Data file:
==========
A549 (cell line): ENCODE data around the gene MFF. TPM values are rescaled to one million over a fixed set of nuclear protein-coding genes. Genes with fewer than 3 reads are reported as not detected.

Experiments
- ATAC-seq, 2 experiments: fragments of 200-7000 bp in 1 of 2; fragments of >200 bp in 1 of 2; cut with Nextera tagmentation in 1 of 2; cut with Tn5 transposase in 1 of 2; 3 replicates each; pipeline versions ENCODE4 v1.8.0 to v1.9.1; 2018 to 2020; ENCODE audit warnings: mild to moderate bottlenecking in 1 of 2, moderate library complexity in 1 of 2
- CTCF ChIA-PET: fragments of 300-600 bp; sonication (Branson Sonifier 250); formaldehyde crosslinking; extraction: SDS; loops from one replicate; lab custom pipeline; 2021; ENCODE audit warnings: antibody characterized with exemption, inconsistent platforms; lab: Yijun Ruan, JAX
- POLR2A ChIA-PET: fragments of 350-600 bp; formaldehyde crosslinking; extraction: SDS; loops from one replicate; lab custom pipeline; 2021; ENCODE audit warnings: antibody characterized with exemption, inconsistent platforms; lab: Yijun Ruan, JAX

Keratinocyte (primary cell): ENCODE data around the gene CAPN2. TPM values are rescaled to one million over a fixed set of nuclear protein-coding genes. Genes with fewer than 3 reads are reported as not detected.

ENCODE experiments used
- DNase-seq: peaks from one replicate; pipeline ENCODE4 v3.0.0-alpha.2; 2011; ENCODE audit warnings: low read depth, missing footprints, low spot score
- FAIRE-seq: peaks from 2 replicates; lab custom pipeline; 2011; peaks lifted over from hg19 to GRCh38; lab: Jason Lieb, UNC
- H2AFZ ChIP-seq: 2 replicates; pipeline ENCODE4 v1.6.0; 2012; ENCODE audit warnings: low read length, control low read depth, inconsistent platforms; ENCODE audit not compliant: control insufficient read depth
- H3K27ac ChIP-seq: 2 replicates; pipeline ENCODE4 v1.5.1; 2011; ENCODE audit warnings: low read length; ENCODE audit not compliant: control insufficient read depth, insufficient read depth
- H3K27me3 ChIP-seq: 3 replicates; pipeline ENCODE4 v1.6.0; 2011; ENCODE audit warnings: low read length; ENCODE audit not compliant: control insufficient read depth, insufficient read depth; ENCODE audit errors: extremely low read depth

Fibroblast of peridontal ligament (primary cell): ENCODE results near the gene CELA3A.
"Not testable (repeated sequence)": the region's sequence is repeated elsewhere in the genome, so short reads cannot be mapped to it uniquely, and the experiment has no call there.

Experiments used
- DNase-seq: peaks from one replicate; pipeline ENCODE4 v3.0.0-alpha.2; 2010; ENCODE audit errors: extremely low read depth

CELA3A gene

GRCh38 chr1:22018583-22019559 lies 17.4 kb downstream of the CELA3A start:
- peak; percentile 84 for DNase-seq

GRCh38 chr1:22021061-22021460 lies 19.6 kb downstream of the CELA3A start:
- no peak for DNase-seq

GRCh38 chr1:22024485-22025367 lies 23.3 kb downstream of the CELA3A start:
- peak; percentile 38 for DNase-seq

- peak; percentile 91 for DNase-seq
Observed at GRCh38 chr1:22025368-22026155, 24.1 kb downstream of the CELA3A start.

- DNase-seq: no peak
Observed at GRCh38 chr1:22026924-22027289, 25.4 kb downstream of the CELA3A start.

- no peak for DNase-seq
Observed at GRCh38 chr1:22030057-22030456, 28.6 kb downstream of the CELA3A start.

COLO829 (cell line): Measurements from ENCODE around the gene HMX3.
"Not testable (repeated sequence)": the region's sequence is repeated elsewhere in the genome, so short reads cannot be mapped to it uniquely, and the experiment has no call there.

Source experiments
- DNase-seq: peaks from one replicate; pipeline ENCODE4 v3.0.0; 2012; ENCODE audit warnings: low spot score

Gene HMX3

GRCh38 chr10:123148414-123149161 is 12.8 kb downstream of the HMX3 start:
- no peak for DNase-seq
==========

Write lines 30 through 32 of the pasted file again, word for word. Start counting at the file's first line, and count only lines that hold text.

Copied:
COLO829 (cell line): Measurements from ENCODE around the gene HMX3.
"Not testable (repeated sequence)": the region's sequence is repeated elsewhere in the genome, so short reads cannot be mapped to it uniquely, and the experiment has no call there.

Source experiments